“This time is different,” a top Fatah official explained to Al-Monitor on the condition of anonymity. “Israeli threats against the Palestinian Authority, sanctions or even just [verbal] attacks on the PA and Mahmoud Abbas would, in fact, constitute direct threats against Egypt and its president, Abdel Fattah al-Sisi, who is sponsoring the reconciliation talks.”

According to the Fatah source, Egypt notified the United States and Israel on the progress of the rapprochement, making it clear that a Palestinian unity government is not only in Egypt's interest, but has positive implications for Israel and the Palestinians as well. Egypt regards such an agreement as vital to a regional peace deal, in which it hopes to play a major role. From Cairo's perspective, the Palestinian split between the West Bank and Gaza is an obstacle that must be removed for a diplomatic breakthrough on resolving the Israeli-Palestinian conflict.

The United States appears to share this view. President Donald Trump’s Middle East envoy, Jason Greenblatt, who visited Israel and the West Bank at the end of September, updated Netanyahu on the American position on the reconciliation and the significance of such a move for a US peace blueprint soon to be unveiled.

Trump had promised Abbas at their brief, Sept. 20 meeting in New York to present the principles of his blueprint within a few weeks. Yet it now seems clear that he will not do so until the fate of the internal Palestinian negotiations, due to continue in Cairo next week, becomes clearer. That means that as far as the Trump administration is concerned, the Israeli-Palestinian conflict will only be resolved under a regional umbrella, with Egypt playing a central role.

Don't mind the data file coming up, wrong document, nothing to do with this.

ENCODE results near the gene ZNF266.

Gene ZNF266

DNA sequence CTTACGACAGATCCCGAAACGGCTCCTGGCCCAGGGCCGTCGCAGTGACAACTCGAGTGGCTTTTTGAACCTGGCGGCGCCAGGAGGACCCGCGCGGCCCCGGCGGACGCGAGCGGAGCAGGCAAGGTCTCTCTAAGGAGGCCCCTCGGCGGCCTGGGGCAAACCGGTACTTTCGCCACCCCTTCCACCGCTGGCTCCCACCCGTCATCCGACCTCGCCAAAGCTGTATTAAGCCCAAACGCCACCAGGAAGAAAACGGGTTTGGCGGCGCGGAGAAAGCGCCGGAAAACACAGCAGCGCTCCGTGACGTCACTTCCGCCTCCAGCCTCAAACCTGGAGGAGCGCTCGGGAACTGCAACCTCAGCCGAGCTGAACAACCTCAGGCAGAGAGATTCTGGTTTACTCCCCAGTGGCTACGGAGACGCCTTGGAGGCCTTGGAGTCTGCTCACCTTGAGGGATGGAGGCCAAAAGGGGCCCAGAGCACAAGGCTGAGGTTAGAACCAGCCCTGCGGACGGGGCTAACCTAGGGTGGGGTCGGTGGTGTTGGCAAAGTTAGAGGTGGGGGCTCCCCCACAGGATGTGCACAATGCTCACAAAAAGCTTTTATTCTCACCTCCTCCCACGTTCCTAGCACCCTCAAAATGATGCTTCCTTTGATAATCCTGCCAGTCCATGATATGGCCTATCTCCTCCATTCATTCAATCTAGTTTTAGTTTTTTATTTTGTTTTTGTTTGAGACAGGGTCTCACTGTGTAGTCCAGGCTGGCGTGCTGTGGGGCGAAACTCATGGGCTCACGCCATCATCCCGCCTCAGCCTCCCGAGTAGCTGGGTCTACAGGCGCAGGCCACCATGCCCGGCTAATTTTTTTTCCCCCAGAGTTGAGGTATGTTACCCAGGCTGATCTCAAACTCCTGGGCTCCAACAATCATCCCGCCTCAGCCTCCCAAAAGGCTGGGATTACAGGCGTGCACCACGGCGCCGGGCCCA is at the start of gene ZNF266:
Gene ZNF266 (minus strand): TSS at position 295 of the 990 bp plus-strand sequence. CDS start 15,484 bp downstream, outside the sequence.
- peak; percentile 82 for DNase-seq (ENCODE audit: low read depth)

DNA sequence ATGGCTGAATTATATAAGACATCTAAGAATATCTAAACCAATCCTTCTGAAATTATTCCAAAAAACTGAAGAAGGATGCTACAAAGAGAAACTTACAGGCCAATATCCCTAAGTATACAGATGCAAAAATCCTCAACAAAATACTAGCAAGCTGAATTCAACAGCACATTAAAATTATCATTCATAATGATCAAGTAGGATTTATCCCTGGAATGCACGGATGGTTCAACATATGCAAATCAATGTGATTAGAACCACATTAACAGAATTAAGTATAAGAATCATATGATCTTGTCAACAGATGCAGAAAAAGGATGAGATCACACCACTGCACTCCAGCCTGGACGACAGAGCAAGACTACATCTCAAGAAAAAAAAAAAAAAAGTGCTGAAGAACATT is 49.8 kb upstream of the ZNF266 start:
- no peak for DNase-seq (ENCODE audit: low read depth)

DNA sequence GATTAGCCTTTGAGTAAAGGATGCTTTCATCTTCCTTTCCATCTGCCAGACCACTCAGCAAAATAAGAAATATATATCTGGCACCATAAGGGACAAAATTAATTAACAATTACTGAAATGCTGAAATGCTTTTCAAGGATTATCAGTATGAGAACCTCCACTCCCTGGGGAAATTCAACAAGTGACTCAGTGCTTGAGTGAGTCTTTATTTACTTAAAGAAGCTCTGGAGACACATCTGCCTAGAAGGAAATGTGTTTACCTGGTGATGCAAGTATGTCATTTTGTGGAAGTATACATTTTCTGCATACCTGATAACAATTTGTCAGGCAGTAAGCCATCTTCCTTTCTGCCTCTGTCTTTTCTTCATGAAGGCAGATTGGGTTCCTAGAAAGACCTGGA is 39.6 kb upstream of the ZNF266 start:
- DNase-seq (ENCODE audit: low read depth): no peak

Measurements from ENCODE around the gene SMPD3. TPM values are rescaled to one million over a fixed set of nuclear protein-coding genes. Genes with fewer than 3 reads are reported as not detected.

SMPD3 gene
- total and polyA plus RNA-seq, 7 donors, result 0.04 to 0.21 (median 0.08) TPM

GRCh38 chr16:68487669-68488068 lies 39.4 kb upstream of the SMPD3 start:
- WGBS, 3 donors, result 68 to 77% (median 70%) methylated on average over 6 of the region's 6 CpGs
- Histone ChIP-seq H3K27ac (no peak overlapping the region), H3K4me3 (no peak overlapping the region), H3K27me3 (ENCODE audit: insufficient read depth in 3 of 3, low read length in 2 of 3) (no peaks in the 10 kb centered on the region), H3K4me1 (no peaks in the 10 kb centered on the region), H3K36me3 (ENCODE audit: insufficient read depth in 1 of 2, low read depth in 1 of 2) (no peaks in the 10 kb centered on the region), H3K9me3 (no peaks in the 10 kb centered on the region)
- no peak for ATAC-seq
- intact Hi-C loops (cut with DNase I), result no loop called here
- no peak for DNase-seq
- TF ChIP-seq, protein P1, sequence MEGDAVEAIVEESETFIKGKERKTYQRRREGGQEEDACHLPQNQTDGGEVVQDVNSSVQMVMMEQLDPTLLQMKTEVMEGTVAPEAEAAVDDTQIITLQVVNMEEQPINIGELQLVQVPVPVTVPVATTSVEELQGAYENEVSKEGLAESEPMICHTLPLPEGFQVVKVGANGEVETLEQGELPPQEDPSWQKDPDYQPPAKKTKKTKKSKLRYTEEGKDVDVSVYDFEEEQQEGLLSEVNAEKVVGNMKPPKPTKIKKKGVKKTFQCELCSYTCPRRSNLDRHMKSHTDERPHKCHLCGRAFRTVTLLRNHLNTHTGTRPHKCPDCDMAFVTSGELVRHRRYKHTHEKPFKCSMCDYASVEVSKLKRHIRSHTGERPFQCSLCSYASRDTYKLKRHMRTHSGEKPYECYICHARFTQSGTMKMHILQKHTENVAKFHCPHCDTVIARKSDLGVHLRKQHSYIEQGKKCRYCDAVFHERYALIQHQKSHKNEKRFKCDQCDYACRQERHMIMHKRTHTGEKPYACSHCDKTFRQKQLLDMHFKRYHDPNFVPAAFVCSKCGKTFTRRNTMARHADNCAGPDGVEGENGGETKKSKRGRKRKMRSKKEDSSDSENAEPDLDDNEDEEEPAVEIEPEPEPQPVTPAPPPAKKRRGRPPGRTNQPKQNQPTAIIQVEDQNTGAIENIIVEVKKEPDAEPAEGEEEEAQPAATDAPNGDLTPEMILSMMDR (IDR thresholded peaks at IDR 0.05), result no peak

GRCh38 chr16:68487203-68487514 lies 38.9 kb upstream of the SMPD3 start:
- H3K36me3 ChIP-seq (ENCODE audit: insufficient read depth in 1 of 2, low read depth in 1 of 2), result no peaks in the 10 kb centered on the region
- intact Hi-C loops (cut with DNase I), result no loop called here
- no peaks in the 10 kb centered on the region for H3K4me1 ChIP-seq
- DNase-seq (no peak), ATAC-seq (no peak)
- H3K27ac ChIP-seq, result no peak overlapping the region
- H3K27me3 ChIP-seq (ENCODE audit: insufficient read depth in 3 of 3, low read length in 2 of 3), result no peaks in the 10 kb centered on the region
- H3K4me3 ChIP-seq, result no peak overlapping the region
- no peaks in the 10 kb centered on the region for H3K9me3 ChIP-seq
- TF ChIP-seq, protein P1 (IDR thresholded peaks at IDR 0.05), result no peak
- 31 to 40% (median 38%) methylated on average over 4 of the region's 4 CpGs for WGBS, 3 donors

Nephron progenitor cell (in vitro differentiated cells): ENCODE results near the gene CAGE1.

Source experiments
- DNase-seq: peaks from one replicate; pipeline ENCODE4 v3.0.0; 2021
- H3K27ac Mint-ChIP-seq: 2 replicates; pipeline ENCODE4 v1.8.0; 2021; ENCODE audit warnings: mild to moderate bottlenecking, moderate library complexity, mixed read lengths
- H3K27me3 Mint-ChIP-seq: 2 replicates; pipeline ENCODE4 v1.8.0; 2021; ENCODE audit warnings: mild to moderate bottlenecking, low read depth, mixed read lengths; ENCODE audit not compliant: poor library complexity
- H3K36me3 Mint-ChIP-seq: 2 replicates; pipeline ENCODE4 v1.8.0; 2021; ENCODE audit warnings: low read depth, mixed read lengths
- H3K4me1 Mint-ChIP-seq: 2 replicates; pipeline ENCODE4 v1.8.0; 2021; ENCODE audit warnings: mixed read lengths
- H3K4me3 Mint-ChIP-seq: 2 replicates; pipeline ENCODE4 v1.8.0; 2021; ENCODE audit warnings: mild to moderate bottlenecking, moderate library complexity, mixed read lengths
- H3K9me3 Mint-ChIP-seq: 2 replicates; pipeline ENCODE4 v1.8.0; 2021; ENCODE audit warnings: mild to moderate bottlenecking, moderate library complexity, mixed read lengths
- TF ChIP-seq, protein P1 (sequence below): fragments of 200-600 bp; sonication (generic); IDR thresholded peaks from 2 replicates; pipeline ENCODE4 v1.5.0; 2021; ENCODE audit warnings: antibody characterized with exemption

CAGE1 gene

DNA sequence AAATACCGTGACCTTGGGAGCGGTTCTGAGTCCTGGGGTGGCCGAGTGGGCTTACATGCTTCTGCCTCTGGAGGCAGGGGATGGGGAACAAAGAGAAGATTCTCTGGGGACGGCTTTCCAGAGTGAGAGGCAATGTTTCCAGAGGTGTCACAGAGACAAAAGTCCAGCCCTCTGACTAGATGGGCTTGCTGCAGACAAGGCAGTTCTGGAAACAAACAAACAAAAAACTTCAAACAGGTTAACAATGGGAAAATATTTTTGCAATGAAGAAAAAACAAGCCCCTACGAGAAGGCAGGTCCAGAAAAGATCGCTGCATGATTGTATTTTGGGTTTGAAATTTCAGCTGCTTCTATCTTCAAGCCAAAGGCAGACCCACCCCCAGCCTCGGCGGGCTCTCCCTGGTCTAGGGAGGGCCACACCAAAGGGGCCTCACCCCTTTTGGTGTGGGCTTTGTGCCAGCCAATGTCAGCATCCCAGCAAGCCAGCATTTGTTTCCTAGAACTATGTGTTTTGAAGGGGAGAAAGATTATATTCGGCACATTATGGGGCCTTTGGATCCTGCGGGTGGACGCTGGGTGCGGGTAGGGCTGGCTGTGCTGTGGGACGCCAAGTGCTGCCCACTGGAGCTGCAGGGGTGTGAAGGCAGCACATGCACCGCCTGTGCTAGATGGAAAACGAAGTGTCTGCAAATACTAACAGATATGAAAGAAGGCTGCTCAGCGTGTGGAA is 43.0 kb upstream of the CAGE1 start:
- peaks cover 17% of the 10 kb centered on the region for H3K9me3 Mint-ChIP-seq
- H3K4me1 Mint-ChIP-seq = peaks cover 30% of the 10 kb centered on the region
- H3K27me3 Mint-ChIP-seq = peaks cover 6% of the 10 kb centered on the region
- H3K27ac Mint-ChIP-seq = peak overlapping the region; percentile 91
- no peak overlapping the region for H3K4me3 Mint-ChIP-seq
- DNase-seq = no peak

Should the Palestinians actually reconcile, it remains unclear what the Americans might consider a good agreement. Meanwhile, one cannot ignore that the Americans, like the Israelis, have not issued an official response to the talks in Gaza, even with Hamas still on the Department of State's list of foreign terrorist organizations.

As noted previously in Al-Monitor, Palestinian intelligence chief Majid Faraj enjoys a warm relationship with the Trump administration. CIA Director Mike Pompeo and Greenblatt see him as a moderating, calming influence that provides stability to Abbas’ regime and serves the interests of the United States and Israel’s security. Faraj is a pivotal participant in the Gaza talks. He is among those engaging with Hamas' leader in Gaza, Yahya Sinwar. The core issue on which everything depends is whether Hamas is willing to hand Abbas security control of Gaza. Israel would regard such an agreement by Hamas as a positive development, and the United States would see it as removing a major obstacle to launching Israeli-Palestinian negotiations. That is why Israel and the United State have decided to lay low, at least until they see whether Sisi’s plan withstands the test of reality.

Meanwhile Netanyahu, while careful not to threaten Abbas, is thinking several steps ahead. His words have been intended first and foremost for American ears. He is already trying to block whatever diplomatic initiative the Trump administration might present in the near future.